Lord Ullin's Daughter

by Thomas Campbell

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What poetic devices are used in "Lord Ullin's Daughter"?

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Thomas Campbell uses a number of poetic devices in his poem “Lord Ullin’s Daughter.” Campbell uses alliteration, enjambment, an ABAB rhyming scheme, personification, and strong imagery in this ballad.

In each stanza, the last word in line one rhymes with the last word in line three, while line two rhymes with line four. In the first stanza, “bound” rhymes with “pound,” and “tarry” rhymes with “ferry.”  In addition, lines three and four are an example of enjambment. One line flows into the other to complete the thought.

A chieftain, to the Highlands bound,

Cries, "Boatman, do not tarry!

And I'll give thee a silver pound

To row us o'er the ferry!''

In the first line of the fourth stanza, which is line thirteen, there is an example of alliteration: “His horsemen hard.” Examples of alliteration are also found in the first line of the next stanza: "bonny bird." In the second line of stanza seven there is also an example of personification. The author gives the water human qualities by saying, “The water-wraith was shrieking.”

There is another example of personification in stanza nine. The last two lines state, “Though wild windstorm is there she would prefer to face the anger of the sky than to face her angry father.” The sky being angry is personification, and the “wild windstorm” is alliteration.

Throughout the poem the author presents strong imagery of the stormy seas, and the lovers’ plight upon the water as they flee from Lord Ullin. He is left to watch the small boat sink as he loses his daughter. The reader can hear the “loud waves” and feel their strength as they hit the sand. And again in the last two lines there is alliteration in "wild waters” and “left lamenting.”

'Twas vain: the loud waves lash'd the shore,

Return or aid preventing:

The waters wild went o'er his child,

And he was left lamenting.

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What are the literary poetic features of the poem, "Lord Ullin's Daughter"?

In order to recognise and understand the features of the poem 'Lord Ullin's Daughter' by Thomas Campbell it is useful to look at the life and background of Thomas Campbell himself.Thomas Campbell lived from 1777-1844 and was born in Scotland. He wrote works seen as sentimental poetry about ordinary people's lives and social concerns. Thomas Campbell also wrote 'The Pleasures of Hope', a traditional tale during the 18th century written in heroic couplets. Campbell was also known for writing rousing patriotic action songs. When we put all this together with Scotland's remote beauty and its background of a clan society with heroes and chieftains and family bonds where warriors dashed off to battles to defend each other, then we can see that the canvas is perfect for Romantic poetry , especially ballads.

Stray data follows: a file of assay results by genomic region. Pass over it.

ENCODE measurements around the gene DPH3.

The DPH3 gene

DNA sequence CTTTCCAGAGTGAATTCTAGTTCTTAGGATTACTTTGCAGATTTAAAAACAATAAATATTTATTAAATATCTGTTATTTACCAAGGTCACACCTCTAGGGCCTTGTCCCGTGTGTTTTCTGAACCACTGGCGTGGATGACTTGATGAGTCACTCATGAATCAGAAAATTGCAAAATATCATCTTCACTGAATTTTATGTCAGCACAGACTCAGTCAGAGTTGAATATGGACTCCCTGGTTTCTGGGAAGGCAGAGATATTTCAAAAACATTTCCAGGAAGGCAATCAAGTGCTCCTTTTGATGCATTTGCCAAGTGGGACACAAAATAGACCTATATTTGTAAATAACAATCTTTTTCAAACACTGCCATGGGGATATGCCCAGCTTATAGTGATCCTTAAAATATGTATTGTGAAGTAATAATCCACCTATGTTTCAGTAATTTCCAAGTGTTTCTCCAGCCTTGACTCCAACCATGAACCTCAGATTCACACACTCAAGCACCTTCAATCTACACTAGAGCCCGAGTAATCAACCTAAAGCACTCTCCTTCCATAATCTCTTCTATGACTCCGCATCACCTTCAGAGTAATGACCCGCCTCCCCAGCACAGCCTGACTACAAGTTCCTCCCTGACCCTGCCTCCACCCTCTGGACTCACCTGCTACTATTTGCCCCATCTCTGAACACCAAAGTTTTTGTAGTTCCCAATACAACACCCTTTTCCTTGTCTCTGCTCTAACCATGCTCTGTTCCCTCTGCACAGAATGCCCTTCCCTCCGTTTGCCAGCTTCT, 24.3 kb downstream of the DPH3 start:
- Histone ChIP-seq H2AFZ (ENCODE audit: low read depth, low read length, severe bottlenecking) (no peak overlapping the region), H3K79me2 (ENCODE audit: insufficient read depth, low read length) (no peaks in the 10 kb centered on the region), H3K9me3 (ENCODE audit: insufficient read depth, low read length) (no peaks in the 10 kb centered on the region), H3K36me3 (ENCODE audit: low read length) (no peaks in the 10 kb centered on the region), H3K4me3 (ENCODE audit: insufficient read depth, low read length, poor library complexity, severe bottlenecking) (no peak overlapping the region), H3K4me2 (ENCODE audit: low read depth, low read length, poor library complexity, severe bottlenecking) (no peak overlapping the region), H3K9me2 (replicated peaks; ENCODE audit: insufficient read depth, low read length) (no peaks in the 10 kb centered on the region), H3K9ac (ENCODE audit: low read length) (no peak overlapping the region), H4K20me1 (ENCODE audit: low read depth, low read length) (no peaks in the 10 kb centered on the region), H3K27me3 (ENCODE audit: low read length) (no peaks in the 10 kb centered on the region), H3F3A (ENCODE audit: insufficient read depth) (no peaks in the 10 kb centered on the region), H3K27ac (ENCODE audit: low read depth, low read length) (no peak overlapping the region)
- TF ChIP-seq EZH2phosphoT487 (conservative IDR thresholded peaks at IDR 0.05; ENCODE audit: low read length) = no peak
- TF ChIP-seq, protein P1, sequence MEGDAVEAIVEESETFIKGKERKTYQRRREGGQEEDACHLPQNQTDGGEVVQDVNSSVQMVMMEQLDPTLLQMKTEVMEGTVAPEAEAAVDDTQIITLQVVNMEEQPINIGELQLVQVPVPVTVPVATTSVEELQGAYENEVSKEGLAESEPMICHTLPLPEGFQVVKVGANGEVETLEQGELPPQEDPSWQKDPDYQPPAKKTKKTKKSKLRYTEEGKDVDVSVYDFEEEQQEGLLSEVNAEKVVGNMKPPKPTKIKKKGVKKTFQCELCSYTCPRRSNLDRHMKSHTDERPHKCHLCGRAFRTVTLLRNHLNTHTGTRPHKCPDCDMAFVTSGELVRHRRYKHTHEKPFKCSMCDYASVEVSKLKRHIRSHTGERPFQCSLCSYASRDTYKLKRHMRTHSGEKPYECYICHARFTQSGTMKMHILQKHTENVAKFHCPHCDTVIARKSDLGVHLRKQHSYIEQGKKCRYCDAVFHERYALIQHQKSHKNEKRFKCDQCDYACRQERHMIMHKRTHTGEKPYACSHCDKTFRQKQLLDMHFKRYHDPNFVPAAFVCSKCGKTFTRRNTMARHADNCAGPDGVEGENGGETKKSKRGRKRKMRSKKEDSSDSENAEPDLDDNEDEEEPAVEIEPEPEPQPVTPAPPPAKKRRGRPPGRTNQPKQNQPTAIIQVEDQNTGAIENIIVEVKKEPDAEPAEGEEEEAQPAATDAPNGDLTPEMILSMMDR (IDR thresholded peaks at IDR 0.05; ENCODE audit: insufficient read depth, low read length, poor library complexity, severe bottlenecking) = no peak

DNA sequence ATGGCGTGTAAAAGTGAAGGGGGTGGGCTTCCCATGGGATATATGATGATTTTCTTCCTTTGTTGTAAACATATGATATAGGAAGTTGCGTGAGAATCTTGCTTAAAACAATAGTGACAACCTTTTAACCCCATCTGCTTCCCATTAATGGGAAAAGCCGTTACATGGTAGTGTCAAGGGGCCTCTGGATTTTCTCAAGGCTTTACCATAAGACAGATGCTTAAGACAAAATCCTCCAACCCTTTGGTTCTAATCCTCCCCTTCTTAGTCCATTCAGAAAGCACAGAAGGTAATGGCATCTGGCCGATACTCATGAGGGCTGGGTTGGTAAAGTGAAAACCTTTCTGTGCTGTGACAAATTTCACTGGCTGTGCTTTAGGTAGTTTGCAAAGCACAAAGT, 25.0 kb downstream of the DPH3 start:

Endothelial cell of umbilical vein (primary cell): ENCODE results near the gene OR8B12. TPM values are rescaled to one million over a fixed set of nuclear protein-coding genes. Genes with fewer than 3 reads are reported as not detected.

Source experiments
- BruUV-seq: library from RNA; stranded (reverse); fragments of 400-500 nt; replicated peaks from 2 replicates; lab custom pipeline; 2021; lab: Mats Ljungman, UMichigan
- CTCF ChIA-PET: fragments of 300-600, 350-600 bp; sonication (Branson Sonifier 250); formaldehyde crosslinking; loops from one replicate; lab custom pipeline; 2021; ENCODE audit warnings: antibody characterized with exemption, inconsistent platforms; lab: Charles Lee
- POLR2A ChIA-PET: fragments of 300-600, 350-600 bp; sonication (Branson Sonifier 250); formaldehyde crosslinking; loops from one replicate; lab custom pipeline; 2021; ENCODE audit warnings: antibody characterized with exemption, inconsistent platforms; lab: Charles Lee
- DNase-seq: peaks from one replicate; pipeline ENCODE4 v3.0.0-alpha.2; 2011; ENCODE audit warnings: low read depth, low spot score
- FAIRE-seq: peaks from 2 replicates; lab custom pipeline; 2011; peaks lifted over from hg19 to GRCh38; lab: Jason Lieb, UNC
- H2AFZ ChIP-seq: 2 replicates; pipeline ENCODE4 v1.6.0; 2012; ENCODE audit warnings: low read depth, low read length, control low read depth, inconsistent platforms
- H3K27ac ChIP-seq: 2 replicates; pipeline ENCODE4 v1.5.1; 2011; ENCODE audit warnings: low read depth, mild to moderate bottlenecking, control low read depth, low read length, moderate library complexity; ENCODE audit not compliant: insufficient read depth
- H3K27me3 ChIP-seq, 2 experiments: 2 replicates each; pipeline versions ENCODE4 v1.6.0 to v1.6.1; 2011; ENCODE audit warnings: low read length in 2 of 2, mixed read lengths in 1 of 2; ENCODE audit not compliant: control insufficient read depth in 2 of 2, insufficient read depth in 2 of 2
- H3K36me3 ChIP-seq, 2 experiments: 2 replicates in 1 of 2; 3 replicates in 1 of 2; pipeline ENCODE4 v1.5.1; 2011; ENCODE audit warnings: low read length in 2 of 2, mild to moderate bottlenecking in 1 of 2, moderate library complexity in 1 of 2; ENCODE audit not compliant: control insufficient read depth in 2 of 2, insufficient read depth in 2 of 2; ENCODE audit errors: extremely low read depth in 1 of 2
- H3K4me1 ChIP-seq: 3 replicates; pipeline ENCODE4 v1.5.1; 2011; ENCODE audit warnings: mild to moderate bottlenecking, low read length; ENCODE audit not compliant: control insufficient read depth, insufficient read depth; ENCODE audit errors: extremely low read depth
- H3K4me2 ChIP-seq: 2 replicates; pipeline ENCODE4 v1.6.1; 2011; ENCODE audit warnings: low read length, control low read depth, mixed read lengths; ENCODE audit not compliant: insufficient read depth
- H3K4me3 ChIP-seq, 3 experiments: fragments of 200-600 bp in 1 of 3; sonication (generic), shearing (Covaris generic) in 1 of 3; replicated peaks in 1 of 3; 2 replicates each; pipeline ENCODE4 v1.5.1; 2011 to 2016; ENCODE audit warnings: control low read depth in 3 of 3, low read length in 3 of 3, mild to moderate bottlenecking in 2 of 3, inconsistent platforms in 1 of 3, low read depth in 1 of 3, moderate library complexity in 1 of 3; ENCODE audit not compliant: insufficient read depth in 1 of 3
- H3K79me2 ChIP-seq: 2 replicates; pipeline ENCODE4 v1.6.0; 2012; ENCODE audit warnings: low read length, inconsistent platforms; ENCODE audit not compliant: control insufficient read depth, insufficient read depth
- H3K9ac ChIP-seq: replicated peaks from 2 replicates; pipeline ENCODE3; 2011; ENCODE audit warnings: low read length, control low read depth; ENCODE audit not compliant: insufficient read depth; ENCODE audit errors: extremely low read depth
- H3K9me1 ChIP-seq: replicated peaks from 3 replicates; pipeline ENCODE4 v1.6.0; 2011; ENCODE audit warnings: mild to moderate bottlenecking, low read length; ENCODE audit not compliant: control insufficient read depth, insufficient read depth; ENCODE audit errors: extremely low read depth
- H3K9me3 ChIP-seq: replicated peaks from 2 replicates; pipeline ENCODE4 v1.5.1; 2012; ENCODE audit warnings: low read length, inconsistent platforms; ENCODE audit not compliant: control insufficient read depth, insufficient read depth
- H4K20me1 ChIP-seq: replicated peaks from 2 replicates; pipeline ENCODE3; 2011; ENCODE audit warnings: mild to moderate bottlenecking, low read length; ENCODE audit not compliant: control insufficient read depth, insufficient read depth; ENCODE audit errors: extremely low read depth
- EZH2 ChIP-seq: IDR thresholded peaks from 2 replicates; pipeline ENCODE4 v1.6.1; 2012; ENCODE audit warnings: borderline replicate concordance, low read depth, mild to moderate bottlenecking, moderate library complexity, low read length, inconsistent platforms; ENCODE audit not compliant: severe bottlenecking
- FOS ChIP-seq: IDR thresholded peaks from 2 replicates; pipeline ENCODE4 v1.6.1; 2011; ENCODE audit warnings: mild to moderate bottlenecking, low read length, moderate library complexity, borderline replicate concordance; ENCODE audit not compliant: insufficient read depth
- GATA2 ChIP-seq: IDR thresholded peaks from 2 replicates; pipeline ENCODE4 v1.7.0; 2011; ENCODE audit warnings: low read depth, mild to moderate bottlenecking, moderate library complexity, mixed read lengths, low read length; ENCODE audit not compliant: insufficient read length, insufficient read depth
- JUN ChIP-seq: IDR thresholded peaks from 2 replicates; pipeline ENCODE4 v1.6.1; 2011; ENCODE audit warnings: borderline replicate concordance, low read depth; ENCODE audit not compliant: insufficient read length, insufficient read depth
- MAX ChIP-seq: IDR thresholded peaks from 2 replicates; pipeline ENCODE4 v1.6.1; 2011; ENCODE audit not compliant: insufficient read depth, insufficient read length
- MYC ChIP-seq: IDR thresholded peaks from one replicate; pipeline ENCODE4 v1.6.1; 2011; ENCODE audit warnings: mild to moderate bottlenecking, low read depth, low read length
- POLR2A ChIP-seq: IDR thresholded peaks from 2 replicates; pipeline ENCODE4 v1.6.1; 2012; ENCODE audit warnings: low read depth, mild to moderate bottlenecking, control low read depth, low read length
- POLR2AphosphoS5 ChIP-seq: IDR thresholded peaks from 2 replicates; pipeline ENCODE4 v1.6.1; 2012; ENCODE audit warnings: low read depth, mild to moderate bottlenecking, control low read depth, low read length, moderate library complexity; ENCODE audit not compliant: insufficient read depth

Lord Ullin's Daughter is one such poem. Inspirational and tragic at the same time, it portrays young love and young death, all interspersed with the fear and beauty of a huge storm and a watery end. It tells the story of a Scottish Chieftain and his beloved sweetheart who elope from her angry father. Sadly, their disobedience causies their deaths, under the whipped up waves of a storm-lashed sea. The poem features vivid images, emotive subject matter, traditional historical background and romantic effects. The sad and sorrowful tale of young love is usually guaranteed an appreciative audience, even in the modern sophistiated media driven world of today. Other suitable readings could be authors such as RLStevenson and Sir Walter Scott.


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